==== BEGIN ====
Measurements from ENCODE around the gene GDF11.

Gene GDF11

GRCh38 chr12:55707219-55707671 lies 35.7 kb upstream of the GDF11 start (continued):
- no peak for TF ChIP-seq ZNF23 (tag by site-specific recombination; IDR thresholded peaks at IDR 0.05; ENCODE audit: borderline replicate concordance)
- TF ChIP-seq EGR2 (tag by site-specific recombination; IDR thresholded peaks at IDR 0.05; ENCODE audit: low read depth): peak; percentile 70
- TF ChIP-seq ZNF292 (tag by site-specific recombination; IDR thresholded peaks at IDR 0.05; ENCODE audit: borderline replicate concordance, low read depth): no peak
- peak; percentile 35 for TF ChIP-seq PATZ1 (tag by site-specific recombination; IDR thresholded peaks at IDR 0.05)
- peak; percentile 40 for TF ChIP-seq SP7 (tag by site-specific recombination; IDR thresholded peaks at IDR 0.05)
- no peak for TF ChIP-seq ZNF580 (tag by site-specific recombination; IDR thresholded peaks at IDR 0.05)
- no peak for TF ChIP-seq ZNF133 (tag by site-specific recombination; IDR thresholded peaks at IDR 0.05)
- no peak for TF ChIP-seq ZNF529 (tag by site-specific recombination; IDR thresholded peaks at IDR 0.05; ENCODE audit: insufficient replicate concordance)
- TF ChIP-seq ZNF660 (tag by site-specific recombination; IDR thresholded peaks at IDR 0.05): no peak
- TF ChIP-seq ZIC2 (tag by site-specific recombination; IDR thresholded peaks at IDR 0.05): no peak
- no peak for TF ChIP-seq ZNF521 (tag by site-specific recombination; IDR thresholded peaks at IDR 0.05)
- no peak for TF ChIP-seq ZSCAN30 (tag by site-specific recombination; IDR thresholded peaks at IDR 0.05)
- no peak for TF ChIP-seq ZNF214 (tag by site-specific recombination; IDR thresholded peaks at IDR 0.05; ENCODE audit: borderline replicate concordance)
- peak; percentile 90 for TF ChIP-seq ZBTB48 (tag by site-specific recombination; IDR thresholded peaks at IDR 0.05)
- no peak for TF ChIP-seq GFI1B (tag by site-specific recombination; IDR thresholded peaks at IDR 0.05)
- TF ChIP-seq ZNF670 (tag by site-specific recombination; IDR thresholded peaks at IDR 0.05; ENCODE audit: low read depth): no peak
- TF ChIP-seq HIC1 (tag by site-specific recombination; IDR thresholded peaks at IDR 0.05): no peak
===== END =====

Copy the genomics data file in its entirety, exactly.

Measurements from ENCODE around the gene GDF11.

Gene GDF11

GRCh38 chr12:55707219-55707671 lies 35.7 kb upstream of the GDF11 start (continued):
- no peak for TF ChIP-seq ZNF23 (tag by site-specific recombination; IDR thresholded peaks at IDR 0.05; ENCODE audit: borderline replicate concordance)
- TF ChIP-seq EGR2 (tag by site-specific recombination; IDR thresholded peaks at IDR 0.05; ENCODE audit: low read depth): peak; percentile 70
- TF ChIP-seq ZNF292 (tag by site-specific recombination; IDR thresholded peaks at IDR 0.05; ENCODE audit: borderline replicate concordance, low read depth): no peak
- peak; percentile 35 for TF ChIP-seq PATZ1 (tag by site-specific recombination; IDR thresholded peaks at IDR 0.05)
- peak; percentile 40 for TF ChIP-seq SP7 (tag by site-specific recombination; IDR thresholded peaks at IDR 0.05)
- no peak for TF ChIP-seq ZNF580 (tag by site-specific recombination; IDR thresholded peaks at IDR 0.05)
- no peak for TF ChIP-seq ZNF133 (tag by site-specific recombination; IDR thresholded peaks at IDR 0.05)
- no peak for TF ChIP-seq ZNF529 (tag by site-specific recombination; IDR thresholded peaks at IDR 0.05; ENCODE audit: insufficient replicate concordance)
- TF ChIP-seq ZNF660 (tag by site-specific recombination; IDR thresholded peaks at IDR 0.05): no peak
- TF ChIP-seq ZIC2 (tag by site-specific recombination; IDR thresholded peaks at IDR 0.05): no peak
- no peak for TF ChIP-seq ZNF521 (tag by site-specific recombination; IDR thresholded peaks at IDR 0.05)
- no peak for TF ChIP-seq ZSCAN30 (tag by site-specific recombination; IDR thresholded peaks at IDR 0.05)
- no peak for TF ChIP-seq ZNF214 (tag by site-specific recombination; IDR thresholded peaks at IDR 0.05; ENCODE audit: borderline replicate concordance)
- peak; percentile 90 for TF ChIP-seq ZBTB48 (tag by site-specific recombination; IDR thresholded peaks at IDR 0.05)
- no peak for TF ChIP-seq GFI1B (tag by site-specific recombination; IDR thresholded peaks at IDR 0.05)
- TF ChIP-seq ZNF670 (tag by site-specific recombination; IDR thresholded peaks at IDR 0.05; ENCODE audit: low read depth): no peak
- TF ChIP-seq HIC1 (tag by site-specific recombination; IDR thresholded peaks at IDR 0.05): no peak